One of the monks, recognizing her concern, picked her up and gently carried her across. Then the monks continued their journey. The next day, when they arrived at the shrine, the other monk scolded his friend for breaking his vows of silence and self-control.

“What?” said the first monk, “I released the burden of that young lady immediately after we crossed over yesterday. But why are you still carrying her?”

In forgiveness, we release all the burden of care of those things which have wounded or offended us.

Monday, November 14, 2005

Mightiest of the Mighty

“Faith is mightiest of the mighty. It is the monarch of the realms of the mind; there is no being superior to its strength, no creature which will not bow to its divine prowess. The want of faith makes a man despicable, it shrivels him up so small that he might live in a nutshell. Give him faith, and he is a leviathan that can dive into the depths of the sea; he is a war horse, that cries, aha! aha! in the battle; he is a giant who takes nations and crumbles them in his hand, who encounters hosts, and at a sword they vanish; he binds up sheaves of scepters, and gathers up all the crowns at his own. There is nothing like faith, sirs. Faith makes you almost as omnipotent as God, by the borrowed might of its divinity. Give us faith and we can do all things.”
~ Charles H. Spurgeon, The Victory of Faith

Have faith in God.
~ Jesus (Mark 11:22)

Sunday, November 13, 2005

El Gamar Ali, God Who Does For Me

I will cry out to God Most High,
To God who performs all things for me.
(Psalm 57:2)
The words “all things” is italicized in the NJKV, indicating that they are not in the original but have been added by the translators as an aid to understanding. So we have: “God who performs for me.” Other versions have:
  • “God who does all things for me.” (Bible in Basic English)
  • “God who holds me together.” (The Message)
  • “God who is perfecting for me.” (Young’s Literal Translation)
  • “God who will fulfill His purpose for me.” (New Living Translation)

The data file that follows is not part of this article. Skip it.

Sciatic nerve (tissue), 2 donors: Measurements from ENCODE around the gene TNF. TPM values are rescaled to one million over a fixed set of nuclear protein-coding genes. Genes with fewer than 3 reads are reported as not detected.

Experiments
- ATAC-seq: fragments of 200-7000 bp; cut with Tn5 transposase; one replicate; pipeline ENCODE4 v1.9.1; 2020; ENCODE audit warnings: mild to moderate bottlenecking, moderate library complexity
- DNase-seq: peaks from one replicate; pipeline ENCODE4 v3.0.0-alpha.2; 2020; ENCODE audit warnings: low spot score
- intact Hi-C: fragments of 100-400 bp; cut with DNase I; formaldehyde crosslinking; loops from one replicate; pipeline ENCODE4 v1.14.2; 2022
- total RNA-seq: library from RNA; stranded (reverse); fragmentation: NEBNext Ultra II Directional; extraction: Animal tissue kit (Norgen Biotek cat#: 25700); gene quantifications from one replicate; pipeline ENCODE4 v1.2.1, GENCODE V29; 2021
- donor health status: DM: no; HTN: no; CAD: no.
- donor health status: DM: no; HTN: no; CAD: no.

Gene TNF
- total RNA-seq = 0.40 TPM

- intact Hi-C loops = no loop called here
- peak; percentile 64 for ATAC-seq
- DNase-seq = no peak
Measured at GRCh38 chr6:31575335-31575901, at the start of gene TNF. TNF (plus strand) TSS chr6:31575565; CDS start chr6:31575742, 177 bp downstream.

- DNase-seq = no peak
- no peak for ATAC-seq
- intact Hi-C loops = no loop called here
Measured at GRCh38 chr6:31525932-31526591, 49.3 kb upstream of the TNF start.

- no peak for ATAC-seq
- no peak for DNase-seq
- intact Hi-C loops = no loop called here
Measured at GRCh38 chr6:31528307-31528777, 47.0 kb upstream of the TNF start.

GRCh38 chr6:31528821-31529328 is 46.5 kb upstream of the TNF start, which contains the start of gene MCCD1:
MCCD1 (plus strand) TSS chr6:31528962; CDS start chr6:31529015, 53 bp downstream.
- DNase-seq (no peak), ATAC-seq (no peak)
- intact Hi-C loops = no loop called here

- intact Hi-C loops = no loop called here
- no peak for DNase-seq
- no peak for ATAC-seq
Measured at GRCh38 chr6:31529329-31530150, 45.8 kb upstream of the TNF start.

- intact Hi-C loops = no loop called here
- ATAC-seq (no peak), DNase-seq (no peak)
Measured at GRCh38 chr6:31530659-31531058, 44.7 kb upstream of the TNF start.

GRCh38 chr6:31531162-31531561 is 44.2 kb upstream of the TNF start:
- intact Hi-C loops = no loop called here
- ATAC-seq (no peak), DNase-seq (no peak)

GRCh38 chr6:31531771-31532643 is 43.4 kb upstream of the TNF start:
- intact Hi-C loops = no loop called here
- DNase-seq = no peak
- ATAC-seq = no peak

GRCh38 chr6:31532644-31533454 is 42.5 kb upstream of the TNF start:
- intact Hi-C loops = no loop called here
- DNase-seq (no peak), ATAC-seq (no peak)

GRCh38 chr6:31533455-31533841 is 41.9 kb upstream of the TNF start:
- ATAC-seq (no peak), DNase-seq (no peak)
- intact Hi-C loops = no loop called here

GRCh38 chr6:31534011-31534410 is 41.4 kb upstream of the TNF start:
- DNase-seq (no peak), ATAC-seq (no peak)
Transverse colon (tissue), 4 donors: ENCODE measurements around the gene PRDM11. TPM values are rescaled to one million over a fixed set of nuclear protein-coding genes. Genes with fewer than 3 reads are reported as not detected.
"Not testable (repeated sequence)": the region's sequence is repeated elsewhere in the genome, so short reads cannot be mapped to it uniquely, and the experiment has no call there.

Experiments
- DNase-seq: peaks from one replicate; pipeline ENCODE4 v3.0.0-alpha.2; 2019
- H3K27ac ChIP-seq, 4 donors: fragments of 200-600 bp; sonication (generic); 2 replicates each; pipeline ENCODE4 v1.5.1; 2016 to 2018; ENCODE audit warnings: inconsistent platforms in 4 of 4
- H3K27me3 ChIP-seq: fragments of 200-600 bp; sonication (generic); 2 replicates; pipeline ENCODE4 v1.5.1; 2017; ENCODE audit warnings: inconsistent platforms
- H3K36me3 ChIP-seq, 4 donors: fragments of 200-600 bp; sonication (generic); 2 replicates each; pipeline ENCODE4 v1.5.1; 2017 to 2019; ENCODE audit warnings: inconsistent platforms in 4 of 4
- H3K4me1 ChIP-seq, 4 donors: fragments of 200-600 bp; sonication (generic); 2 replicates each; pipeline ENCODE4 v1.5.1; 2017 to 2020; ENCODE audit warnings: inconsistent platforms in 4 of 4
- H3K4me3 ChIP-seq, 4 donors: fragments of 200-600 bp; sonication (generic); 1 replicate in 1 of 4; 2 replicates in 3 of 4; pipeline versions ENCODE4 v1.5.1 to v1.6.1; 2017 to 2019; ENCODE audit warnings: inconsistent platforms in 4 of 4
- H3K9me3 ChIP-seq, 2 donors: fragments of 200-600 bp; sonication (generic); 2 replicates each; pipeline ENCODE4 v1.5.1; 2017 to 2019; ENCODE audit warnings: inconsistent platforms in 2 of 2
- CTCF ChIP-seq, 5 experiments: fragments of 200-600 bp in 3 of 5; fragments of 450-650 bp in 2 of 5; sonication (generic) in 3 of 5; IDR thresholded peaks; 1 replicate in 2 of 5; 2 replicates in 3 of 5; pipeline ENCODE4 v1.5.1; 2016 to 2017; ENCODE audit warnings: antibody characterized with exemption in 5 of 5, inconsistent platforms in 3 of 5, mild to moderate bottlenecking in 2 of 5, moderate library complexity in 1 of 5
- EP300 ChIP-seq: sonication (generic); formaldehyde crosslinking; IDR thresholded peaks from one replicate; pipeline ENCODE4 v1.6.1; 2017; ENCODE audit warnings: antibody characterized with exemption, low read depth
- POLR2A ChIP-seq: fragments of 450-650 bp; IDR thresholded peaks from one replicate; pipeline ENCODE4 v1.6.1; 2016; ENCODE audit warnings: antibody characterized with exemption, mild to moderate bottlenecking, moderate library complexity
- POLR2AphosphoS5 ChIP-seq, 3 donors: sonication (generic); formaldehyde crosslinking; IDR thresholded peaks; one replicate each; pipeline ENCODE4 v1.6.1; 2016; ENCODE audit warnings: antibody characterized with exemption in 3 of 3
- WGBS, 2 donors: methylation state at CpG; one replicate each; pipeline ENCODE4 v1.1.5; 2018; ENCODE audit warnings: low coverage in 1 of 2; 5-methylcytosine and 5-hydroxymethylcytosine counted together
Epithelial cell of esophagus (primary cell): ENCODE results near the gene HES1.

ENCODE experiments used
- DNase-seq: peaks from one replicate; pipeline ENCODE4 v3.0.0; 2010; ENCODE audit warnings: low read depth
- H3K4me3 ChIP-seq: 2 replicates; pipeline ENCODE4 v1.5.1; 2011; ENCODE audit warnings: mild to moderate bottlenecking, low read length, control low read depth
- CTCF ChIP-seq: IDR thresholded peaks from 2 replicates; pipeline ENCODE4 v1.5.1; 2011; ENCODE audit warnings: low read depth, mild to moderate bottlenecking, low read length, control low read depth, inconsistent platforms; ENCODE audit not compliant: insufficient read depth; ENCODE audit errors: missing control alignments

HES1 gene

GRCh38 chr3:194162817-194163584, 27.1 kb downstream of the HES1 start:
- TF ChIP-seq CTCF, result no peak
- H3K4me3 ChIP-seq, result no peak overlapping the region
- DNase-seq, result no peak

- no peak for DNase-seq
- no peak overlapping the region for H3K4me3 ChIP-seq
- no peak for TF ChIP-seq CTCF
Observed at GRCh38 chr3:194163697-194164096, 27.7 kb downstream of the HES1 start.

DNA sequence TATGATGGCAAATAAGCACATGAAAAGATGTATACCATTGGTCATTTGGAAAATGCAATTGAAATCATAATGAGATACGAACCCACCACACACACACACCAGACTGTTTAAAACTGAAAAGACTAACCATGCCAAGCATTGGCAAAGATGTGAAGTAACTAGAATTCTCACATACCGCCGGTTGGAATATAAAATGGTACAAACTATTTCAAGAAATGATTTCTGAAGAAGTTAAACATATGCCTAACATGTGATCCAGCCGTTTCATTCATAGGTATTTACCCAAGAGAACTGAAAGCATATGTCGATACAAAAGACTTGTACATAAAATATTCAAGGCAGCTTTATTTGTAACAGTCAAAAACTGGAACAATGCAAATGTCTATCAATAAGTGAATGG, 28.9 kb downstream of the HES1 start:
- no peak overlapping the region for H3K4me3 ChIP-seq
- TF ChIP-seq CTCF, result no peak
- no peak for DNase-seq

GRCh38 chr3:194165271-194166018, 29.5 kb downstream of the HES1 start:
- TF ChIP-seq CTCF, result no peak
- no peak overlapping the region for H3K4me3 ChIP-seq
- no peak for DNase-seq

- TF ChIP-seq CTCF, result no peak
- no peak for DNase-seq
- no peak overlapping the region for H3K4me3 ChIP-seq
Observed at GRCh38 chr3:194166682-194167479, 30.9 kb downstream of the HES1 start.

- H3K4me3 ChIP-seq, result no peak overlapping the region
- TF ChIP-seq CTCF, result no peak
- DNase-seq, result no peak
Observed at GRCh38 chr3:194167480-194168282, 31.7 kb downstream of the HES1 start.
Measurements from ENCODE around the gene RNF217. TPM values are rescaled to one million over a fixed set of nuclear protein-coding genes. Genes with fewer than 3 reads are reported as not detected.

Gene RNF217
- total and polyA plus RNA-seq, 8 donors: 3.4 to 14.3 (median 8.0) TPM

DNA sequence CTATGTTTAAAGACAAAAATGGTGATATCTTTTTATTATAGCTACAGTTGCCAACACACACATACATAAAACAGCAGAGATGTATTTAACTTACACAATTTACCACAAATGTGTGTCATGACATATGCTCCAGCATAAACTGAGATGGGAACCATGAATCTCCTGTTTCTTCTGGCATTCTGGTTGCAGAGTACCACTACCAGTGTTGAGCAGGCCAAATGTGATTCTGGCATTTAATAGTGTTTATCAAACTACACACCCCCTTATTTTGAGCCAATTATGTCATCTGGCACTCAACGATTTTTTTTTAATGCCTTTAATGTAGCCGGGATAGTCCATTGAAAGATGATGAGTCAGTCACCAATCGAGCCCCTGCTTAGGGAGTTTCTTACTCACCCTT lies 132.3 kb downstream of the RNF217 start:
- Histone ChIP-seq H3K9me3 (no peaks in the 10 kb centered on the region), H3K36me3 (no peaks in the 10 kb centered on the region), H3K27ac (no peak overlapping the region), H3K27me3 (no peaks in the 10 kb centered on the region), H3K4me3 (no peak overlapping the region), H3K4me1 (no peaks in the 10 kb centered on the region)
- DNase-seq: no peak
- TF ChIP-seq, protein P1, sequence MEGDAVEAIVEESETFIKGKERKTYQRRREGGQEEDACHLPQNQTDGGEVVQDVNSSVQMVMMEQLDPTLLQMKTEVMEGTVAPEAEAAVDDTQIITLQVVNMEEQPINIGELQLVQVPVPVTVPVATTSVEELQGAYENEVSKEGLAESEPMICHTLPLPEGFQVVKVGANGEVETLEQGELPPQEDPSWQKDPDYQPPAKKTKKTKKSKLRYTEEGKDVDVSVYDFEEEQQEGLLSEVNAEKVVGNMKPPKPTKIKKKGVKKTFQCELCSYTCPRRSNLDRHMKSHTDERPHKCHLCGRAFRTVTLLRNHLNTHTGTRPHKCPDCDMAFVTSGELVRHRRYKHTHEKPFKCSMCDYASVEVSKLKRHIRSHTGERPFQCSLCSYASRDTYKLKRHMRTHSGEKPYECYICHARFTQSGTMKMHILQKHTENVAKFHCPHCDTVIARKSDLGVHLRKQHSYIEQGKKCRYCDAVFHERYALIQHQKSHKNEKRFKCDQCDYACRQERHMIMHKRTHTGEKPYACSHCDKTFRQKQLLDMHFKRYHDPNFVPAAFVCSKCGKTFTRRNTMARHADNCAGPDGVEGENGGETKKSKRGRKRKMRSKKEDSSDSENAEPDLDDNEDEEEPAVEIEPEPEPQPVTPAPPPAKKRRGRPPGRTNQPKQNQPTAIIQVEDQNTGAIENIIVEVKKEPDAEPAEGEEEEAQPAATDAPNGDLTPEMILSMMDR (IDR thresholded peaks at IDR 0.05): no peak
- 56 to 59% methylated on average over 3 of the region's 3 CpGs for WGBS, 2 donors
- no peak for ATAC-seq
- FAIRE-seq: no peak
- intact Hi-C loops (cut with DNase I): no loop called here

• “God who accomplishes all things for me.” (NASB)
The Hebrew is El Gamar Ali.

The word gamar means to bring to completion, to accomplish, to perfect, to perform. That is what God does for us. He perfects in us, accomplishes in us, brings to completion in us, performs in us. It is found again, and in that sense, in Psalm 138:8:
The LORD will perfect [gamar] that which concerns me.
The Septuagint (early Greek translation of the Old Testament, signified by LXX), translates the Hebrew gamar with a form of the Greek verb euergeteo, which means to do good, to bestow benefits, to be a benefactor. It is the verb used in Acts 10:38, describing the ministry of Jesus, “who went about doing good.”

He is El Gamar Ali, God Who Does for Me.

In the South, when someone takes care of us, we say that he or she “does for us.” That is how God is for us. He takes care of us in every way, as in Psalm 23. He is also the great benefactor, as in Psalm 103: “Bless the LORD, O my soul, and forget not all His benefits.” (See Six Things the Devil Wants You to Forget.)

Some people think they can make it on their own. They are not thankful for what they have. They think they provided it for themselves, went to work and earned it for on their own. As if they caused themselves to live and move and breathe and have the ability to do anything of themselves.

No, it is God who does for us, and not we ourselves. All the praise, honor and glory belongs to Him.

I’ve given up trying to do for myself—I always came up short. But God does all things well. From now on, I’m calling on El Gamar Ali, God Who Does for Me. What a wonderful name!

Saturday, November 12, 2005

Receive Your Healing